Lesson Plan - Get It!
Q: What do you call a hairstyle gone bad?
A: A perm mutation!
Permutations and combinations allow us to predict the probability of different events and outcomes with regards to order, or with respect to which outcome comes first, second, etc.
Permutations and combinations allow us to determine how large our sample space, or set of possible results, is. For more on sample space, check out the Related Lesson on experimental probability at the beginning of this Probability: An Overview series.
A permutation is a grouping of outcomes where the order of the outcomes does matter.
- For example, Karen is painting her bedroom. She has orange, green, and purple paint. She plans to use one color as a base coat and stencil a design with another. How many different ways can she do this?
If we list all the groupings into the steps Karen must take to achieve this effect, we would start with the base color first, then the stencil color, like this: orange-green, orange-purple, green-orange, green-purple, purple-orange, and purple-green, which would be our sample space. We can see that there are six different ways for Karen to paint her room.
Let's look at another example:
- Sarah is stringing three different types of beads on a bracelet. If Sarah is using three different types of beads, how many different combinations can she use when stringing her beads?
Since order is important, we consider this a permutation. If we give each type of bead a number, such as 1, 2, 3, then we can list out all the groupings: 123, 132, 213, 231, 312, 321, and we see that there are six different ways, or orders, in which she can string the beads.
We can use an easy formula to solve for the number of permutations, but before we can start using the formulas for permutations or combinations, we have to know what factorials are, because both formulas use factorials.
When we solve for combinations and permutations, we have to take into account factorials, which are expressed with an exclamation symbol (!). A factorial of a number is the product of that number, times (or multiplied by) all numbers less than it until one. For example 5! (pronounced 5 factorial) is just math shorthand for 5*4*3*2*1, or 120.
Here is the formula for permutations, where n is the total number of things we are picking from, and r is the number we picked:
A little trick for using the formula: If we want to solve two factorials in a fraction, instead of multiplying them out and dividing, we can list them in their multiplication form like this:
Then if a number is on both the top and bottom of the fraction bar, we can cross it off and just multiply the remaining numbers together.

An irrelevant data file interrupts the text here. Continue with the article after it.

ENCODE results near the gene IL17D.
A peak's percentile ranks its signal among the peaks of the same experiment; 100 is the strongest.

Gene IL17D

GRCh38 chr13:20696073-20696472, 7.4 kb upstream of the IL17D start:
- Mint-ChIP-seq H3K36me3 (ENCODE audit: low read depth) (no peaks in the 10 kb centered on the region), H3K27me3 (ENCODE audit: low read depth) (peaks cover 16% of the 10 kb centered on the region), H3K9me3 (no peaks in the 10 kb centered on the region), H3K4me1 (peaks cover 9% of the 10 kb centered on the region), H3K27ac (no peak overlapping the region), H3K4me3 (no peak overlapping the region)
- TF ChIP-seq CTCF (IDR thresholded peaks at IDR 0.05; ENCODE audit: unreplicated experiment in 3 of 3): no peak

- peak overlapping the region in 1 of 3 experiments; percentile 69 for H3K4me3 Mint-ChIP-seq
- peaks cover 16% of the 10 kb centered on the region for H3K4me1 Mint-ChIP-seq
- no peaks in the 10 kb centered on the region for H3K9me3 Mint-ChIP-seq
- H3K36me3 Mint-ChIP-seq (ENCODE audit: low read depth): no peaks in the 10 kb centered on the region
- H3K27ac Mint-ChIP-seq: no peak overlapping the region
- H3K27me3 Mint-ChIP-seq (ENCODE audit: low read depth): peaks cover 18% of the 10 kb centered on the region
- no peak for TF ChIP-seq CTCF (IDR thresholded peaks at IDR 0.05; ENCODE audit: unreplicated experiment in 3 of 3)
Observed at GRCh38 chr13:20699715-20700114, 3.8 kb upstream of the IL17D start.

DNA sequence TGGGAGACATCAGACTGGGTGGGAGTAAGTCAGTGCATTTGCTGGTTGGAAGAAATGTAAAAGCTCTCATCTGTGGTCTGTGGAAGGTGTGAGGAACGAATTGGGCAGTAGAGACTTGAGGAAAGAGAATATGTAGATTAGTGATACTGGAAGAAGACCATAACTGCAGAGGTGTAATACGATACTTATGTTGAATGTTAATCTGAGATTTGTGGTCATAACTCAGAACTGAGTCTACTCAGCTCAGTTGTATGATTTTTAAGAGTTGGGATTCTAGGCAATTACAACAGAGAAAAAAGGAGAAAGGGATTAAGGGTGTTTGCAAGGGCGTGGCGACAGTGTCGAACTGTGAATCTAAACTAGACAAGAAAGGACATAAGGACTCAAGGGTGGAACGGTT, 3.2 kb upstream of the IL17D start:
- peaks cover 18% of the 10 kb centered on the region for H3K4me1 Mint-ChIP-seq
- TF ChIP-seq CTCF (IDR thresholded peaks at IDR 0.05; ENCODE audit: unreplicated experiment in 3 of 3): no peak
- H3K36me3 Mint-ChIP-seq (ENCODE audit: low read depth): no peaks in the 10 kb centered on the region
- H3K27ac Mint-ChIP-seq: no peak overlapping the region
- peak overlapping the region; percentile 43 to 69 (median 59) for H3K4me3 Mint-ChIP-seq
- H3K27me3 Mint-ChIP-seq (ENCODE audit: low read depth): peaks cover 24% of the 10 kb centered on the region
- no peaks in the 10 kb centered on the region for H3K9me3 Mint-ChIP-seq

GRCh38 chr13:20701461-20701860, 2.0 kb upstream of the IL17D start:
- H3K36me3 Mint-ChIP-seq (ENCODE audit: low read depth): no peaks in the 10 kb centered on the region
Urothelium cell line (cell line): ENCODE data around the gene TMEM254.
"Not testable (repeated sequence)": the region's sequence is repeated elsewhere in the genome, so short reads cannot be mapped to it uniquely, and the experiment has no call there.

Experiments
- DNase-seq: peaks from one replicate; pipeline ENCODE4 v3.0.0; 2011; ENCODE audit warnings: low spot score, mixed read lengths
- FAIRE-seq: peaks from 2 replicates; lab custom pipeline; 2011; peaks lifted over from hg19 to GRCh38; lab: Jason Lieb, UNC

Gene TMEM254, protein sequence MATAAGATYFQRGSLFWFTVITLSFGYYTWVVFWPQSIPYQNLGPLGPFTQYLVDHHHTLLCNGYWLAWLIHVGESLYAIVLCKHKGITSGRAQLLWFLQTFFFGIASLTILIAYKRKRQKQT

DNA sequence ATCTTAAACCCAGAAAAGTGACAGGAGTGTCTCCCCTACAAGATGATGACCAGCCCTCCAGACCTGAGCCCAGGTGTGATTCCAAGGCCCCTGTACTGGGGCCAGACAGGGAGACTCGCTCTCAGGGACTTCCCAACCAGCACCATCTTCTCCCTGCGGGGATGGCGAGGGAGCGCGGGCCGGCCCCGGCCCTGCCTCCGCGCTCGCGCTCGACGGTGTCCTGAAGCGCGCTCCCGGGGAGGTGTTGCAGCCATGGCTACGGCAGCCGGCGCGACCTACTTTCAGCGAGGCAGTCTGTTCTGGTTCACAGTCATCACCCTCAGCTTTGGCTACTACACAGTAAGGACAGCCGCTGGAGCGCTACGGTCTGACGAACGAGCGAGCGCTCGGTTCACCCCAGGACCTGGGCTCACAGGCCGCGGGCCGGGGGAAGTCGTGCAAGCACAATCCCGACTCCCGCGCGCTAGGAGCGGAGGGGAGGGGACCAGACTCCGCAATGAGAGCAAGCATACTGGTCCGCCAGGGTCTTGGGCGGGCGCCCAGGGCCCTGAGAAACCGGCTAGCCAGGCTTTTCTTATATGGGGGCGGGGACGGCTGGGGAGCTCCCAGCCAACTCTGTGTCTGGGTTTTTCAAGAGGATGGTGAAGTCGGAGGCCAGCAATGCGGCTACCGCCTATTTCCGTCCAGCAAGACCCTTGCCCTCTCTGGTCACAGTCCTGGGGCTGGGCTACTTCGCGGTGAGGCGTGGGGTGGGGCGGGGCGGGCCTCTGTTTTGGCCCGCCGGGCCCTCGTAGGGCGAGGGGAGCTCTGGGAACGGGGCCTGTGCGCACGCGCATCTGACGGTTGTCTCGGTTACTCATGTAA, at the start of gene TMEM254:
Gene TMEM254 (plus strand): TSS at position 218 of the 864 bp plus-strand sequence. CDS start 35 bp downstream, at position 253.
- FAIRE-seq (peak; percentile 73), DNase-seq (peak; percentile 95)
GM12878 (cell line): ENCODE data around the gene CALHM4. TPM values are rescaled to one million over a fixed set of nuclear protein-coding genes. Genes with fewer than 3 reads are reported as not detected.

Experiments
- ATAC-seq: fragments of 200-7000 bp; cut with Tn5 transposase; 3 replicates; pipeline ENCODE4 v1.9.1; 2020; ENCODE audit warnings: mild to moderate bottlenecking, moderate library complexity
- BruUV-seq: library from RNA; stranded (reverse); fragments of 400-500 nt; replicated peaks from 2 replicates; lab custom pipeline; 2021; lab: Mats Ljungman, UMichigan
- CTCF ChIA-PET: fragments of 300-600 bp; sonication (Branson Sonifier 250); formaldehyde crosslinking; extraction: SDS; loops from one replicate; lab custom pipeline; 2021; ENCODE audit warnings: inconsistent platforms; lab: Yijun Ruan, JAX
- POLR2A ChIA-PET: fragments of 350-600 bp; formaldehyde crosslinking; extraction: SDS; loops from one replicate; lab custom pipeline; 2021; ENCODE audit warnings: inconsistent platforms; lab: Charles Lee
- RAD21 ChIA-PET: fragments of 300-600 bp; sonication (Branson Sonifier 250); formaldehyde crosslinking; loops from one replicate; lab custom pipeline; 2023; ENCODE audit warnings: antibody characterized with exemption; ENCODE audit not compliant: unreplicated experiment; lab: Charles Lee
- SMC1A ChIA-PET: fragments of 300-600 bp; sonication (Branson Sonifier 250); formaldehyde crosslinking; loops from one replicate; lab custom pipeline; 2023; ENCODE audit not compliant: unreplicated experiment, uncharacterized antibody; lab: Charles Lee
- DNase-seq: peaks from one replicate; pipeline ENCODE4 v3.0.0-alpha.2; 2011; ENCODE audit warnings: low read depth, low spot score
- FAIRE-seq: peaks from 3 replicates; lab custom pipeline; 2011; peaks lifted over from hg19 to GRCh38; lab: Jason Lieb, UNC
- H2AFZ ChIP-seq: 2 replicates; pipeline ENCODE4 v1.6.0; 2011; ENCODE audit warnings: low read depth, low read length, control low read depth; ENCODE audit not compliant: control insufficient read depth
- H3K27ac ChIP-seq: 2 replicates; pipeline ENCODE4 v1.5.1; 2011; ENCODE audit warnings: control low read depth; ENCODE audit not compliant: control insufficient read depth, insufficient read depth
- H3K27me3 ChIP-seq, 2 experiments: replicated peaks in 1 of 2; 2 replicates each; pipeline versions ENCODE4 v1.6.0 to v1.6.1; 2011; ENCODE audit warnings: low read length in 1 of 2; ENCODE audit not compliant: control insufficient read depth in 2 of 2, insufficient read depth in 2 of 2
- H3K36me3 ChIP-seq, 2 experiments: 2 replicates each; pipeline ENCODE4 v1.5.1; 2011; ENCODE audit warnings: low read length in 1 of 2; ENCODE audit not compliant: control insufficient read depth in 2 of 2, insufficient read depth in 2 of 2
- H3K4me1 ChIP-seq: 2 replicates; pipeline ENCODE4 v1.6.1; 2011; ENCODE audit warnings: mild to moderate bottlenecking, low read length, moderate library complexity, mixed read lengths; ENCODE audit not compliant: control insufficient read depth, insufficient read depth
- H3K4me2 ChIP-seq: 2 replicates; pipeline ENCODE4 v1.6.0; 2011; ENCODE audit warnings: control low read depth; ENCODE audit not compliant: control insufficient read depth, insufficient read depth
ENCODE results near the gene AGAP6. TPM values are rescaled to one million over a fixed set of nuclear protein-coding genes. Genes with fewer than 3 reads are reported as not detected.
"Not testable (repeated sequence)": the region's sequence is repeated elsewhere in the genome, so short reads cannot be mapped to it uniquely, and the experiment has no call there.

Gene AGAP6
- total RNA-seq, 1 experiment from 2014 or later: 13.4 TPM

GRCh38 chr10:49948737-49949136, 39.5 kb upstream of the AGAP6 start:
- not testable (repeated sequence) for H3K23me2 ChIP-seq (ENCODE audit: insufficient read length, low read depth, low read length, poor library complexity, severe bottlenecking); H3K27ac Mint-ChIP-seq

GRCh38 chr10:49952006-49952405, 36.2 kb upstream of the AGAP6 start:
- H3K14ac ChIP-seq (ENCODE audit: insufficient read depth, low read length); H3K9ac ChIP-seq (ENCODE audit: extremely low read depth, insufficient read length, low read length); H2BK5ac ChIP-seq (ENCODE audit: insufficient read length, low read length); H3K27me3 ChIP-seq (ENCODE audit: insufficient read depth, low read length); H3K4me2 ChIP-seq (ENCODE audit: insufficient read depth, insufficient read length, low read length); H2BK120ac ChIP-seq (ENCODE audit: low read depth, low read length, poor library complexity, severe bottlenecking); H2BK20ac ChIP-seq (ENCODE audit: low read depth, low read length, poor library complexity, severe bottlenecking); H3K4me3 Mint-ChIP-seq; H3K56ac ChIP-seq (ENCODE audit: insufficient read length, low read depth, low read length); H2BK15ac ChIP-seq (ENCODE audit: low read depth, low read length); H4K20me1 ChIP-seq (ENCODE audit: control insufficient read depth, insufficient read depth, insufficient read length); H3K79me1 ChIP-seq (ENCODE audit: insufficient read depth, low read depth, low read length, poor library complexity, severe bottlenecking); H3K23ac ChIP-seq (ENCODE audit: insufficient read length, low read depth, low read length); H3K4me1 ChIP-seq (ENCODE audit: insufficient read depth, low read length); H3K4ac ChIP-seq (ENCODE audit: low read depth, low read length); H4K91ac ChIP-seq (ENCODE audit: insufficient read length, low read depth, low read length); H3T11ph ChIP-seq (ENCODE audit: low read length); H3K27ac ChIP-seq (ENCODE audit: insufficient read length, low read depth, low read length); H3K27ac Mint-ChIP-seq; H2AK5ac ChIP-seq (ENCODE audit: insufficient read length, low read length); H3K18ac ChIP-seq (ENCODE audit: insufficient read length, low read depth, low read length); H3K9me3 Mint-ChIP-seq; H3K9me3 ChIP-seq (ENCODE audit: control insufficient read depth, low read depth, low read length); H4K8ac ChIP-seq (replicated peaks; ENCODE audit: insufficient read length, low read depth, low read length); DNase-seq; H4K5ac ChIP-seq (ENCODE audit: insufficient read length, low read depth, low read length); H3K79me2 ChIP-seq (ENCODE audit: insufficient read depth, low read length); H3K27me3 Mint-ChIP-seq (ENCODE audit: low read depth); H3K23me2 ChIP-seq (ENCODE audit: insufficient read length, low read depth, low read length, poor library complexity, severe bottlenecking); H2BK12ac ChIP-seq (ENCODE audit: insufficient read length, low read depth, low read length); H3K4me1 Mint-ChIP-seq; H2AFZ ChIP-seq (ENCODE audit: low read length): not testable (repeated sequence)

Let's do an example together:
- A team is picking a president, vice president, and a secretary from a list of 8 people. How many ways can the three officers be chosen?
Think first what am I doing. Since being president and vice president are not the same thing, order matters. So, this example will be a permutation. There are three people picked, or r=3, and eight total, n = 8.
First the formula:
Then we'll solve:
Let's look at another example. Try to solve before looking at my example and discuss your response with a teacher or parent:
- Lee brings 7 playlists numbered 1-7 to a party. How many different ways can he choose the first 4 playlists to play?
Think: 7 total choices, 4 being picked
First set up the formula:
Now that we know how to solve for the number of outcomes with order using permutations, let's learn how to solve for the number of outcomes without order using combinations.
A combination is a grouping of outcomes, where the order of the outcomes does not matter.
- For example, we have a street vendor who sells cashews, peanuts, and almonds. How many different ways are there to mix the nuts? Discuss your response with a teacher or parent.
Well, he could have cashews and almonds, cashews and peanuts, peanuts and almonds, almonds and peanuts, peanuts and cashews, and almonds and cashews.
Since the order doesn't matter (they are still the same types of nuts mixed together), we can eliminate all the options that repeat in a different order, and we are left with just the options cashews and almonds, cashews and peanuts, and peanuts and almonds.
This means that there are three ways of combining two types of nuts.
Try the following example. Discuss your response with a teacher or parent. The answer will follow:
- Nathan wants to order a sandwich with two of the following ingredients: mushroom (m), eggplant (e), tomato (t), and avocado (a). How many different sandwiches can Nathan choose?
6 (m&e, m&t, m&a, e&t, e&a, t&a)
Here is the formula for combinations, where n is the total number of things we are picking from and r is the number we picked:
I prefer to think of the formula in terms of what we do and don't pick rather than remembering what all the variables stand for.
Let's do an example:
- A team will form a 3-person committee from a list of 8 people. How many ways can the team choose 3 people? The position does not matter, so this is a combination situation.
Think of the problem like this: There are 8 people, we are picking 3.
Look at this other example:
- How many different kinds of punch can be made from 2 of the following: cranberry, apple, orange, banana, and grape juice.
Think: there are 5 options, we are picking 2.
Now that we understand how to solve combinations in probability, let's try some practice.